My Favourite Children’s Author: The Enduring Power of Jacqueline Wilson

For 50 years, Jacqueline Wilson's stories have depicted kid’s real lives and problems in a way few others do – and they are loved for it.

Last month, our Friday evening routine changed as we swapped Netflix for kids TV. Why? Because Tracy Beaker is back – and this time, she’s a mother.

The first episode of My Mum Tracy Beaker racked up a huge 2.1million streams on iPlayer from viewers of all ages during its opening weekend, making it CBBC’s most successful show ever. 

Tracy Beaker may be all grown up with a child of her own now, but Jacqueline Wilson’s rich storytelling has proved timeless across generations of young readers.

Growing up, my collection of Jacqueline Wilson books took pride of place on my over-crowded bookshelf. As a serial re-reader, I returned to her books for an escape, for reassurance, and a tattered copy would always be within reach.

Since her debut novel in 1969, Wilson has written over 100 books, each tackling contemporary issues, and has sold a staggering 40 million copies. 

Even now, whenever I browse the bookshelves at Waterstones, a small part of me leaps with excitement to see Jacqueline Wilson has yet another new book out, even if I’m not buying it. 

We know kids today are digital natives. Whether they are talking to their friends on WhatsApp, sharing photos on Instagram or laughing at TikTok, they live in an all-pervasive technology world. Reading habits may have shifted but what endures is that whether it’s from video games, movies, or books, kids will always want good stories and characters to love. They show them far-flung places, extraordinary people and eye-opening situations to expand and enrich their world. They’re a great way of helping them deal with real-life situations they will encounter.

4th March marks World Book Day. Designated by UNESCO as a worldwide celebration of books and reading, the day is marked in over 100 countries around the globe.

A bookshelf is one of the most powerful resources we have to enhance our world view, broaden our perspective, and celebrate our differences. Unfortunately, according to World Book Day, 383,755 children in the UK don’t have a single book to call their own.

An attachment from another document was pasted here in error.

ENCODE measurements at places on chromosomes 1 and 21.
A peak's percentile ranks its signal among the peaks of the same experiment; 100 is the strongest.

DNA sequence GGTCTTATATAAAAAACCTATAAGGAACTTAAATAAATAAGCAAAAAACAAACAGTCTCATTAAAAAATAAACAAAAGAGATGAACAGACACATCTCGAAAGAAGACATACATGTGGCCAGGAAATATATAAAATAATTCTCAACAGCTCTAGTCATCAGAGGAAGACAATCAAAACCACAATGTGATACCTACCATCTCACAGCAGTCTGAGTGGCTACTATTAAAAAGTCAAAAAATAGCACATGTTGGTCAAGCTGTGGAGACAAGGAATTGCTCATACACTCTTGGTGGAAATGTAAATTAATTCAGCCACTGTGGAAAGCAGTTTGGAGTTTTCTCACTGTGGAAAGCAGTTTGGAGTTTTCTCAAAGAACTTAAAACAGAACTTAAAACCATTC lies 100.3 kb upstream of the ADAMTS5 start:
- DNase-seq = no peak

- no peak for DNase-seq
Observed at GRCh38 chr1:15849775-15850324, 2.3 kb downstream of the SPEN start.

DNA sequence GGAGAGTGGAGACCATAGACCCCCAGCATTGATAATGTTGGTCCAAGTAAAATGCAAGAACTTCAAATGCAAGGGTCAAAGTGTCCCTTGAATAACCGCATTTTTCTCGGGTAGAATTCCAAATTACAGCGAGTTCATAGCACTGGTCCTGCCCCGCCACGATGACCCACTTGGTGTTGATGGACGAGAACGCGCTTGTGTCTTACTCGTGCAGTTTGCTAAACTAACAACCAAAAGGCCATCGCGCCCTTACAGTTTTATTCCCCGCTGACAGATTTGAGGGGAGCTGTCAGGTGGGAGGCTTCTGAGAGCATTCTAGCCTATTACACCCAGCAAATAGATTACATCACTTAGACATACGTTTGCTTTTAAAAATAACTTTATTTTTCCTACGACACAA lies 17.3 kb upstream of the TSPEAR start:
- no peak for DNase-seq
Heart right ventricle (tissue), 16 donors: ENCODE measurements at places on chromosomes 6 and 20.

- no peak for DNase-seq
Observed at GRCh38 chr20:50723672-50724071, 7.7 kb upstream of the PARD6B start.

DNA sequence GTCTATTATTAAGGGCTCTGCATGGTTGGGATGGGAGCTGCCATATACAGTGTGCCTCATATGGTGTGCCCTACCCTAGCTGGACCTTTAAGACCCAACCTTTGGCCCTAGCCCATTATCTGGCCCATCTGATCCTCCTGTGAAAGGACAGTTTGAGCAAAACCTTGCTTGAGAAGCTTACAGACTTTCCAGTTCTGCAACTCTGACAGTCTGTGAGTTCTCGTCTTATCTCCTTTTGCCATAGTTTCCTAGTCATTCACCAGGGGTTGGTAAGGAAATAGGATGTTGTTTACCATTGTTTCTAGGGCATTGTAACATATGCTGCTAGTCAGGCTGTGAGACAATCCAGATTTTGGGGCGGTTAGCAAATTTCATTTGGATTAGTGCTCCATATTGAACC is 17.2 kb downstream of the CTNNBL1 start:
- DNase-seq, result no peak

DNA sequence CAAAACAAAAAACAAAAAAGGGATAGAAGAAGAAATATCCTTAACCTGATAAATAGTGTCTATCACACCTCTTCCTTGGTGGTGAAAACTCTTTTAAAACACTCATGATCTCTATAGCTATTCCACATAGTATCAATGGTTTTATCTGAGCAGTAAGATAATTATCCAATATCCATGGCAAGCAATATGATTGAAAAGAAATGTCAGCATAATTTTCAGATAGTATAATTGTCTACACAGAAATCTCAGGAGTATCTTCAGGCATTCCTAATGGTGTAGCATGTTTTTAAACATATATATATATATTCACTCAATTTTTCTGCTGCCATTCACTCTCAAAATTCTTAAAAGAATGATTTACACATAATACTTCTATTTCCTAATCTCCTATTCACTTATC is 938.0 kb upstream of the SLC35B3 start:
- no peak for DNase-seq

World Book Day’s mission is to ensure every kid experiences the magic of storytelling and discovers the joy of reading for pleasure. In partnership with schools all over the country, they distribute over 15 million £1 World Book Day book tokens to children and young people that they can exchange for a brand new book. 

Growing Up with Jacqueline Wilson

If you mention Jacqueline Wilson to your average British twenty, thirty, or even forty-something, they will be able to talk at length about her books. She’s the author of The Story of Tracy Beaker, Double Act, and the Hetty Feather series, as well as over 100 other books that light up a bookshelf and play a big part in most, if not all, bookish childhoods across generations. And mine was one of them.  

Wilson stands out among other contemporary children’s authors because she doesn’t shy away from taboo subjects in her stories. Instead, she broaches poignant topics, from bullying and divorce to new stepfamilies and homelessness. I’ll always admire her for never sugar-coating these issues but rather show kids that there is a path through the darkness. 

Her stories depict kid’s real lives and problems in a way few others do – and they are loved for it.

Despite its melancholy themes, I must have read Wilson’s book My Sister Jodie from cover to cover at least five times; picking it up when I couldn’t sleep, finding something new each time I read through it, hanging onto every word. It’s a book I will never forget.

Writes of Passage

Stories stick with you. They teach us about life, about ourselves and others. Storytelling is a unique way for kids to develop an understanding, respect and appreciation for other cultures. 

The publishing world has transformed over the past few years. It’s making room for underrepresented voices and giving space to authors who tackle timely topics in a way that’s accessible for children.

In turn, kids books are broaching poignant themes, from mental health and loneliness to friendship and imagination, all helping young readers understand the world around them. And with a bibliography spanning 50 years, Jacqueline Wilson was a pioneer of this. 

Be it Tracy Beaker or troublesome twins Ruby and Garnett in Double Act, her stories appealed to many of us through their strong and relatable voice – a distinctive childlike perspective of the world around them. All without ever patronising the reader. 

Kids can see themselves in these books. They can see their stories articulated, their feelings given an attractive, lively, undefeated and authentic voice. This is the beginning of empowerment.

And kids love it. At KidsKnowBest we regularly speak to kids as part of our YTS programme and Shuo, aged 8, told us, ‘Basically, all the books in the house are finished. I finished the whole Harry Potter series.’ Despite the dominance of video games, books are still an integral part of many children’s lives.

The world is changing every day, and stories are more important than ever to understand it.